Bitcoin Barbell Strategy Explained: Muscle Up Your Portfolio
There’s a lot to be said about spreading your investment portfolio across many different baskets. But the barbell strategy takes a different approach. It splits an investment portfolio into just two weights on either side: the “risky” side (stocks) and the “safe” side (bonds). In this post, I’ll explain how the barbell strategy might work when one of those sides is bitcoin.
How the traditional barbell portfolio works with stocks and bonds
Nassim Nicholas Taleb made the barbell strategy popular in his 2012 book, Antifragile: Things That Gain From Disorder. The basic idea is that you put more of your portfolio into a “safe” investment and less into a “risky” one. This way, you get a steady portfolio that can grow in the good times and hunker down in the bad.
But unlike multi-asset portfolios (e.g. Ray Dalio’s All Weather investing strategy), the barbell approach has just two assets. These assets are on opposite ends of the risk spectrum. There’s nothing in the middle.
The table below shows what a typical barbell strategy portfolio might look like. I’ve also included ETFs for each investment to show how investors could replicate it in real life:
|Investment risk||Investment type and potential performance||ETF (Exchange Traded Fund) option|
|Safer (70% to 90%)||Investment grade bonds. Lower volatility and lower returns.||iShares Core U.S. Aggregate Bond ETF (AGG)|
|Higher risk (10% to 30%)||Growth stocks. Higher volatility and higher returns.||Invesco QQQ Trust (QQQ)|
Next, I’ve used Portfolio Visualizer software to backtest what would have happened if you’d invested $10,000 into a traditional barbell portfolio (green) over the past 20 years. For this particular strategy, I’ve assumed 20% in QQQ (Nasdaq growth stocks ETF) and 80% in AGG (investment-grade bonds ETF).
As you can see, the barbell strategy is somewhere in the middle in terms of risk and return. And that’s the general idea of the strategy. I’ve also assumed that the barbell portfolio is rebalanced once per quarter to get it back to its original 20% QQQ and 80% AGG split. You can learn more about portfolio rebalancing here.
The table below breaks the results down more.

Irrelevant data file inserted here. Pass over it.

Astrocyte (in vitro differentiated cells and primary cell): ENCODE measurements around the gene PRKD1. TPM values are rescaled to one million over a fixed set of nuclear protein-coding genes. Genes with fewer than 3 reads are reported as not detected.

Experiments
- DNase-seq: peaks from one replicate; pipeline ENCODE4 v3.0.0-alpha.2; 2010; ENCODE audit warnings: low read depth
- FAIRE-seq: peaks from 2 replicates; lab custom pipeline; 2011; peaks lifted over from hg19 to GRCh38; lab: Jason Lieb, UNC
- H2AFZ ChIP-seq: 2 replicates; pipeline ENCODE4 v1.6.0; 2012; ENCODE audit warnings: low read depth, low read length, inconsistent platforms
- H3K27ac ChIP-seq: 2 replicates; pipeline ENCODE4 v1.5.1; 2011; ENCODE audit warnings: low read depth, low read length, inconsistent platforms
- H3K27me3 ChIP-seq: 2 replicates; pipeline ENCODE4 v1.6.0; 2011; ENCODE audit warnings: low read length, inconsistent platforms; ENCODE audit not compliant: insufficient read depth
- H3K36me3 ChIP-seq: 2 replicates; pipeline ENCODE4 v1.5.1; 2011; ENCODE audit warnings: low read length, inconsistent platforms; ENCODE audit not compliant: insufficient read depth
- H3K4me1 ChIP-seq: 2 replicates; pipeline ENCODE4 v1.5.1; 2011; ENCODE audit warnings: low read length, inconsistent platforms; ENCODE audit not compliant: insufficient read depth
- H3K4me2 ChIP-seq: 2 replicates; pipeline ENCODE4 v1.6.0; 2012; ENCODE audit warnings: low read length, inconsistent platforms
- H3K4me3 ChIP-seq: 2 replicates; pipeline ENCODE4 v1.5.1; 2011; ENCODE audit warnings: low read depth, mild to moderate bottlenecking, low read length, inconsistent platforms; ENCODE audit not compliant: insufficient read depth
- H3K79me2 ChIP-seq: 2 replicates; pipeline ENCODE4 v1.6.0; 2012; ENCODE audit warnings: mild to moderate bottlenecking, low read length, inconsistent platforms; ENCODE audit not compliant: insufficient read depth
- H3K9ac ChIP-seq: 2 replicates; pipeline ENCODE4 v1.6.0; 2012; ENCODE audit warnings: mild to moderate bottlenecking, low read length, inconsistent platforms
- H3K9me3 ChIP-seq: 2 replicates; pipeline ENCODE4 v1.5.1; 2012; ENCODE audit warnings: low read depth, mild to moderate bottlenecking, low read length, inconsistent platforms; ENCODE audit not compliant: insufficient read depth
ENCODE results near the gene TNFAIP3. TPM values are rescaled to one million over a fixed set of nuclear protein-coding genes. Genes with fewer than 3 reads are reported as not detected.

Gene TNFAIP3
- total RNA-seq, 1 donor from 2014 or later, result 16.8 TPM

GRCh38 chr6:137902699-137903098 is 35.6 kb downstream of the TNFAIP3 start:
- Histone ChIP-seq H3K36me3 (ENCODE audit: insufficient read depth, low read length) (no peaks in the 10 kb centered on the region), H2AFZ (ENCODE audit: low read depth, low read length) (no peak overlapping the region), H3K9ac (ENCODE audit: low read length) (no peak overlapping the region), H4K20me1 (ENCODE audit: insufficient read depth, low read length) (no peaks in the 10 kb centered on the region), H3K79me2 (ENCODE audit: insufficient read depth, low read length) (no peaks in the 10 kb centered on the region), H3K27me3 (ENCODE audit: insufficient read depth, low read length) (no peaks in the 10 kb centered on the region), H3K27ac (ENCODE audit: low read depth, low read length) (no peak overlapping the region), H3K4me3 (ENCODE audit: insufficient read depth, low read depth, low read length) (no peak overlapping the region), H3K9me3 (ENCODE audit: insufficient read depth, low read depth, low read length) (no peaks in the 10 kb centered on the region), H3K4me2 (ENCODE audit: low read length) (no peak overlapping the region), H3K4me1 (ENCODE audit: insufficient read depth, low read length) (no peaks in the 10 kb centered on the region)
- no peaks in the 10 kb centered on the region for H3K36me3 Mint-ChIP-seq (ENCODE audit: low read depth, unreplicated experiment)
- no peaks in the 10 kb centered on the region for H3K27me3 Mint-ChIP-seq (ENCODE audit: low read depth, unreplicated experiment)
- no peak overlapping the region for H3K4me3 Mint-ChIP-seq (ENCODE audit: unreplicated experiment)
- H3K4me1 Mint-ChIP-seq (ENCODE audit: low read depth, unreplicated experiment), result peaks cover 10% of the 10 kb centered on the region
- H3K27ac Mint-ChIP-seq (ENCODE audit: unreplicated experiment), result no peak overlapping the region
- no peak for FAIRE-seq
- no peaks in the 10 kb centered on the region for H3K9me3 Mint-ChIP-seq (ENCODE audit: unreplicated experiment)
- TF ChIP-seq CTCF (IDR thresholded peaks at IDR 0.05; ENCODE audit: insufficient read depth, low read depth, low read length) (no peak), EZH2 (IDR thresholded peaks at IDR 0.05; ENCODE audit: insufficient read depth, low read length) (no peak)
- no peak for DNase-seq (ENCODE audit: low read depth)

Barbell strategy results: AGG and QQQ:
|Metric||Invesco QQQ Trust (QQQ)||iShares Core US Aggregate Bond ETF (AGG)||Barbell strategy: 20% QQQ and 80% AGG|
|Yearly return (CAGR)||13.54%||2.62%||5.05%|
|Standard deviation (risk)||18.27%||4.28%||5.48%|
|Sharpe ratio (return over risk)||0.71||0.30||0.67|
|Stock market correlation||0.91||0.18||0.72|
What about the bitcoin barbell strategy?
Die-hard bitcoin believers might say it’s safer to keep your money in bitcoin than in the US investment-grade bond market. But bitcoin can move 10% in a day without breaking a sweat, while the bond market rarely does that in a year. In the long run, I believe bitcoin will massively outperform bonds as an investment. But when it comes to volatility, bitcoin is still the head honcho.
So on that note, I’ve put bitcoin on the risky side (20%) in place of QQQ for my back-test – and kept 80% in AGG. To make the results look more realistic, I’ve back-tested this strategy from December 2017, when bitcoin was around $10,000. This time period also includes two painful bitcoin bear markets for good measure. Again, I’ve rebalanced the portfolio quarterly.
The next table shows the results in more detail. Interestingly, the bitcoin barbell strategy grew more than the Vanguard 500 Index (tracks US stock market) over the time frame measured. And with similar levels of volatility. Not too shabby.
Bitcoin barbell strategy results:
|Metric||iShares Core US Aggregate Bond ETF (AGG)||Barbell strategy: 20% bitcoin and 80% AGG||Vanguard 500 Index|
|Yearly return (CAGR)||-0.37%||11.23%||9.93%|
|Standard deviation (risk)||5.38%||18.23%||17.80%|
|Sharpe ratio (return over risk)||-0.37||0.58||0.52|
|Stock market Correlation||0.38||0.42||1.00|
What’s the takeaway here?
The traditional barbell strategy is not something I would use personally. While it’s quite stable in terms of volatility, the returns just don’t cut it in the long run. Of course, for someone closer to retirement, it might be a sensible option. You can read more about how to invest for retirement here.
Then there’s the bitcoin barbell strategy. This is a simple strategy that someone further from retirement might be on board with. You could also replace bonds with gold.
On that front, here’s another post I wrote earlier this year, testing 50% in gold and 50% in bitcoin.
The usual disclaimer: none of this is investment advice. It’s just my analysis of an investment strategy.